Wealthy and privileged public servants and politicians all collaborated to demonise the poor and destroy people's lives with the Robodebt scheme, writes Dr Jennifer Wilson.
INDIVIDUAL STORIES of fear, intolerable intimidation suffering and hardship emerging from the Royal Commission into the Robodebt scheme are both shocking and enraging.
Beyond this, what these heartbreaking accounts signify is that Australia is now a country in which successive governments and senior public servants in two government departments knowingly entered into a lengthy conspiracy to torment and fraudulently extract money from some of the most vulnerable and impoverished people in society.
We now know that highly paid public servants together with ministers of the crown and elected MPs, the embodiment of privilege every one of them, conspired to enact a program they knew to be illegal. That this was done in a manner designed to cause maximum fear and distress to those already struggling, should cause significant alarm in all of us.
These were powerful lawmakers breaking the law, enabled by public servants who sought to find ways to conceal, obfuscate and protect that illegality while continuing to terrify, in some instances to their deaths, those with the least power to fight back.
The moral abjection displayed by all those responsible for Robodebt is a chilling example of how a poisonous culture of cruelty and mendacity can take hold from the top down, and contaminate entire institutions.
In this contemporary Australian example of othering to justify ill-treatment, it is financially disadvantaged people who are cast as scapegoats — denigrated, demonised and dehumanised. The common denominator isn’t religion, ethnicity, gender or colour, but lack of financial resources.
If you’ve ever wondered how bureaucracy and political parties conspire to commit atrocities, the exposure of these departments as in cahoots with the then-L-NP Government is a home-grown demonstration of how such amoral situations come about.
The Departments of Human and Social Services were neither humane nor societal in their failed commitment to the public, but rather to the L-NP government of the day.
It is frightening that the public service has apparently abandoned its mission to this extent. The current Federal Government, led by Prime Minister Anthony Albanese, must urgently address this disintegration — democracy cannot be served by bureaucracies in thrall to the government of the day, rather than the public they are employed to serve.
That the Robodebt scheme was launched by former Prime Minister Scott Morrison should come as no surprise to anyone familiar with his ideology. Morrison was for many years the poster boy for an unholy alliance between neoliberalism and evangelical religious belief.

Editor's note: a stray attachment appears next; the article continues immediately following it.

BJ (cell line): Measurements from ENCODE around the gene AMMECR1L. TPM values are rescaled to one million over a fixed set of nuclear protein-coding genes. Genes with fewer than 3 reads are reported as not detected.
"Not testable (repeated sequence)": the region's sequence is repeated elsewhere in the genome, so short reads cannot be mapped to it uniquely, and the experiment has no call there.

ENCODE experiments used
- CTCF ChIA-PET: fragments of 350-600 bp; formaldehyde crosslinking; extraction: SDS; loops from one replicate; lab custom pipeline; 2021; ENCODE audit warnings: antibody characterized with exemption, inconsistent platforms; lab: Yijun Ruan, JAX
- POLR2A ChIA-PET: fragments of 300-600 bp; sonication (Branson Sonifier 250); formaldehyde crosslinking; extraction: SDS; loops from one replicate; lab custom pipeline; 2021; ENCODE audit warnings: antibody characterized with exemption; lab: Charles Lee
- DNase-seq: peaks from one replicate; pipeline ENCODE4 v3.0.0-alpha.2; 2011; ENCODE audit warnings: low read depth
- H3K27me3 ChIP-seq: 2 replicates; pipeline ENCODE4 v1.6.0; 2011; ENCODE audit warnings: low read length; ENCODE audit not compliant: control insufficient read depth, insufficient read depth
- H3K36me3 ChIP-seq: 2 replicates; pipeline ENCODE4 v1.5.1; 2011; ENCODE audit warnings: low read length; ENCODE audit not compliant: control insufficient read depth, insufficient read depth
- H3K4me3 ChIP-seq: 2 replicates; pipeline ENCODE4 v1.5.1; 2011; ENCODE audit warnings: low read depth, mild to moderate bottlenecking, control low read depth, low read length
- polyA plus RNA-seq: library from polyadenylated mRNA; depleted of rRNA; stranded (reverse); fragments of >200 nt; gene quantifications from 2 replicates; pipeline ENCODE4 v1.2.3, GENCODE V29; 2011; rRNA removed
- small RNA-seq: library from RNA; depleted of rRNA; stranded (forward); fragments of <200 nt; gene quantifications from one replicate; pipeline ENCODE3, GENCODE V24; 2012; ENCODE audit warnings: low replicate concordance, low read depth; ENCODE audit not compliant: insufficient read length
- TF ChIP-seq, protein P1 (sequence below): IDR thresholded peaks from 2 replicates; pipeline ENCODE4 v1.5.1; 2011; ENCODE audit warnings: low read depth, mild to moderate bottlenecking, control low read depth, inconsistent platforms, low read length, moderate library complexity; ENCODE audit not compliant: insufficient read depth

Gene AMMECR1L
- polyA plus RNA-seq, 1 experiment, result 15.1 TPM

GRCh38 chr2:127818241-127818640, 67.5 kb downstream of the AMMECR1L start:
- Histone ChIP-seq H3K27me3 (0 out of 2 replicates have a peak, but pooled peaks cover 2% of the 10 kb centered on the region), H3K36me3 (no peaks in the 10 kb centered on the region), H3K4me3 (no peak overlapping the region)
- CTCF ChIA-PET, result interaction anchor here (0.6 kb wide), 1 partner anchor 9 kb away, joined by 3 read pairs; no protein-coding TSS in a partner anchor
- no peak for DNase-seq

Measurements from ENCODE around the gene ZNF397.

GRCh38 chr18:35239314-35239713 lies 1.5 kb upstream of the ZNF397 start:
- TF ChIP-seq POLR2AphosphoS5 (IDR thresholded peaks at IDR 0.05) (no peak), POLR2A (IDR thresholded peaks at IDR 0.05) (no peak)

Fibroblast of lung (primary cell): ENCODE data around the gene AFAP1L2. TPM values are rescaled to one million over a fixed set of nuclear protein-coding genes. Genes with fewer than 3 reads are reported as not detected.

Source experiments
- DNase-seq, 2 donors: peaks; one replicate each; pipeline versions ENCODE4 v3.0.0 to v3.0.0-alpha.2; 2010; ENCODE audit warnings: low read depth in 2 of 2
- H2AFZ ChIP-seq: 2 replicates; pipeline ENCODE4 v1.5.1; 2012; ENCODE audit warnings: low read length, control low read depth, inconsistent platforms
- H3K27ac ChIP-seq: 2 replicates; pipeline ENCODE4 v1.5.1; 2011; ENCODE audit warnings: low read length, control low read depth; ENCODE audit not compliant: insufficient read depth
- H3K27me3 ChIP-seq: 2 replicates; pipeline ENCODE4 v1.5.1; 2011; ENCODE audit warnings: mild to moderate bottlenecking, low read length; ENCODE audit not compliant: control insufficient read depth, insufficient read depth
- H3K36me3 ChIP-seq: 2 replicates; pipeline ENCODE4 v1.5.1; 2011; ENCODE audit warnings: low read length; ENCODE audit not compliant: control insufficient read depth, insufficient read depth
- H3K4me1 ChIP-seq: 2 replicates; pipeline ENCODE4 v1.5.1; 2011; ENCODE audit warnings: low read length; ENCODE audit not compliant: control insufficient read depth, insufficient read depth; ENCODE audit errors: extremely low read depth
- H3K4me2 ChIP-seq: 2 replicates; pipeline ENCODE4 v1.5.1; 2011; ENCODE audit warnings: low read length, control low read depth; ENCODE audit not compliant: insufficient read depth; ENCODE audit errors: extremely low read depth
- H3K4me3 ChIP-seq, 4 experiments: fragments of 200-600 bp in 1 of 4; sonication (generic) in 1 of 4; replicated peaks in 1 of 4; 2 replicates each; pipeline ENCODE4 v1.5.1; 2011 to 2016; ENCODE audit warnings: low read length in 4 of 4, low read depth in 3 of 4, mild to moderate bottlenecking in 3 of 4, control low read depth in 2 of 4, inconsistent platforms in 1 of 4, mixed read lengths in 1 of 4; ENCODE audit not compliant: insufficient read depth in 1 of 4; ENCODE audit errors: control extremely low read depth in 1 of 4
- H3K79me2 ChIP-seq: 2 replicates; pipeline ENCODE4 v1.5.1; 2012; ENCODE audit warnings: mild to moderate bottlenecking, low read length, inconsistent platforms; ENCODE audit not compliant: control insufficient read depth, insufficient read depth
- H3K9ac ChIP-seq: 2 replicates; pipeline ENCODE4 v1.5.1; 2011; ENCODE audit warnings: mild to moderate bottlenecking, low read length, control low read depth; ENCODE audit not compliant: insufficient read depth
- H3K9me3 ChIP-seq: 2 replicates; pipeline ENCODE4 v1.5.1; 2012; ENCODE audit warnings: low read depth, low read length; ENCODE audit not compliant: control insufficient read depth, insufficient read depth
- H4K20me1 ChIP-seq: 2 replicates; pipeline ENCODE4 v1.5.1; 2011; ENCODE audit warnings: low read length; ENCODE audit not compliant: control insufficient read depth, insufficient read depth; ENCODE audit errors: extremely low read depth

As I wrote in May 2019, after his self-styled “miraculous” election victory:
‘The toxic masculinity of neoliberalism meets the toxic masculinity of evangelical religion. Scott Morrison is the poster boy for both. Indeed, he is a new global Messiah of prosperity theology. This dark marriage of religion and capitalism is founded on exclusivity, exceptionalism and entitlement...’
It was and remains Morrison’s view that financial and material success is bestowed by God on those who are deserving of it. While other ministers responsible for Robodebt are not, at least overtly, motivated by religious belief, both former Attorney-General Christian Porter – who defended the Robodebt scheme despite being aware of its serious flaws – and former Minister for Social Services Alan Tudge are arguably driven by neoliberalist ideology that sees competition as the defining characteristic of human relations. To them, poverty is an individual failure, to be regarded with contempt.
“We’ll find you, we’ll track you down and you will have to repay those debts and you may end up in prison,” Tudge threatened alleged debtors in 2016.
While driven by different motivators, these three men are on the same page, the page on which it is written that the poor are to be despised and punished for their poverty, and that poverty is a signifier of immorality, therefore the poor cannot be trusted.
It’s worth noting that Morrison stands accused of multiple acts of dishonesty and malfeasance, Tudge of sexual harassment and assault, while Porter remains an alleged rapist.
While it’s a relief that the illegality and wilful cruelty of the Robodebt enablers are now being publicly addressed, for many who suffered as a result of this scheme, it is too late. For the sake of every victim/survivor of this travesty, and for the sake of all our futures, collusion between the public service and the government of the day against any group of citizens for any reason must never again be permitted to occur. That way lies madness, as we know all too well.
Dr Jennifer Wilson is an IA columnist, a psychotherapist and an academic. You can follow Jennifer on Twitter @NoPlaceForSheep.
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